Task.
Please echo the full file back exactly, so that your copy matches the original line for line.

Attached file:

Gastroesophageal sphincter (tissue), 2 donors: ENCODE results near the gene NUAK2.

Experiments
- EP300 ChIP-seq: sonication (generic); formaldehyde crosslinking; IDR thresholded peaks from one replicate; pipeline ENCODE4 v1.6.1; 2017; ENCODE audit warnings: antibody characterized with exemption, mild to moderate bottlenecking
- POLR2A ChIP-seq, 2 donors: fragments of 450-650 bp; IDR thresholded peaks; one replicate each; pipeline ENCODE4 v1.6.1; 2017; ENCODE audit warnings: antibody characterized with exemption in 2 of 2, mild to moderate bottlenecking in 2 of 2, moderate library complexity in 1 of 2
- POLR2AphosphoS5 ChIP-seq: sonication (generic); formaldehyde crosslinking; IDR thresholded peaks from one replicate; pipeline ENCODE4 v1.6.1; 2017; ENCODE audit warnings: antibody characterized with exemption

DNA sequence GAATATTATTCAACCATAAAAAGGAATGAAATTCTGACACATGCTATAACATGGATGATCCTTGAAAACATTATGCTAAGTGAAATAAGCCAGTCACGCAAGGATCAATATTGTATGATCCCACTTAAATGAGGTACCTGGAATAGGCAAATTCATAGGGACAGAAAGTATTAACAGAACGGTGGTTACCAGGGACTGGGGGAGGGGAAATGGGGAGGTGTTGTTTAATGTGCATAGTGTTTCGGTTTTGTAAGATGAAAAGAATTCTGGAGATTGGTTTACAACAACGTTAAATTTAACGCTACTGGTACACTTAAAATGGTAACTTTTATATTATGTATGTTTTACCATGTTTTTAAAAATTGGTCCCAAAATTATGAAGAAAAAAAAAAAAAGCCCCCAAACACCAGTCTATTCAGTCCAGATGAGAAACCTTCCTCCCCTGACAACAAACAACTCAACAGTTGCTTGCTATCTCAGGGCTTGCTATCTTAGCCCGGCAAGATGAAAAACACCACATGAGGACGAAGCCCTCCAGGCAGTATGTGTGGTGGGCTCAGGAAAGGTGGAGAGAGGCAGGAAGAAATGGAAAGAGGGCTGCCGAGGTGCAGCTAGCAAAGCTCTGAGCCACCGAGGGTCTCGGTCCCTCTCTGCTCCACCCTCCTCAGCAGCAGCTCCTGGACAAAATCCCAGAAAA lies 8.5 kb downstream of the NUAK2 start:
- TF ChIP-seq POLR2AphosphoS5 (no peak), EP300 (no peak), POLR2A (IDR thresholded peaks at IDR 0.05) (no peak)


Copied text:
Gastroesophageal sphincter (tissue), 2 donors: ENCODE results near the gene NUAK2.

Experiments
- EP300 ChIP-seq: sonication (generic); formaldehyde crosslinking; IDR thresholded peaks from one replicate; pipeline ENCODE4 v1.6.1; 2017; ENCODE audit warnings: antibody characterized with exemption, mild to moderate bottlenecking
- POLR2A ChIP-seq, 2 donors: fragments of 450-650 bp; IDR thresholded peaks; one replicate each; pipeline ENCODE4 v1.6.1; 2017; ENCODE audit warnings: antibody characterized with exemption in 2 of 2, mild to moderate bottlenecking in 2 of 2, moderate library complexity in 1 of 2
- POLR2AphosphoS5 ChIP-seq: sonication (generic); formaldehyde crosslinking; IDR thresholded peaks from one replicate; pipeline ENCODE4 v1.6.1; 2017; ENCODE audit warnings: antibody characterized with exemption

DNA sequence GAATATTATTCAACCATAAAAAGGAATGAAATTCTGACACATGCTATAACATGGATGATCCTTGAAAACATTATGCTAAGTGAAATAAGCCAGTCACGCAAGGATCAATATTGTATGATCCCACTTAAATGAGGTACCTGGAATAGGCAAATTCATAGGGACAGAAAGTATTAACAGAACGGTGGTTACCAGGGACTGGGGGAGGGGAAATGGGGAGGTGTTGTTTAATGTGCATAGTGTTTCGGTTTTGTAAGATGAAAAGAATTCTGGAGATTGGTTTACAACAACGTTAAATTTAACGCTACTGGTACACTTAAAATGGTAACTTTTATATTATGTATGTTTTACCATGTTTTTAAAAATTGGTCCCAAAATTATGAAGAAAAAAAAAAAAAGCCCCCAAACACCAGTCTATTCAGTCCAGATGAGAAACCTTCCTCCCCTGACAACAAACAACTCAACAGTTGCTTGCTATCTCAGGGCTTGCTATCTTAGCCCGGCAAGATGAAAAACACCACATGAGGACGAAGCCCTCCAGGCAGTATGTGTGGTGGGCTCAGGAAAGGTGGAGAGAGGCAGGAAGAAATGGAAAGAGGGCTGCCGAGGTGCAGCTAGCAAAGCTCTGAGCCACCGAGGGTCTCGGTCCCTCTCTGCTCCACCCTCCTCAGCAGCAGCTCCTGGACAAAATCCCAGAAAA lies 8.5 kb downstream of the NUAK2 start:
- TF ChIP-seq POLR2AphosphoS5 (no peak), EP300 (no peak), POLR2A (IDR thresholded peaks at IDR 0.05) (no peak)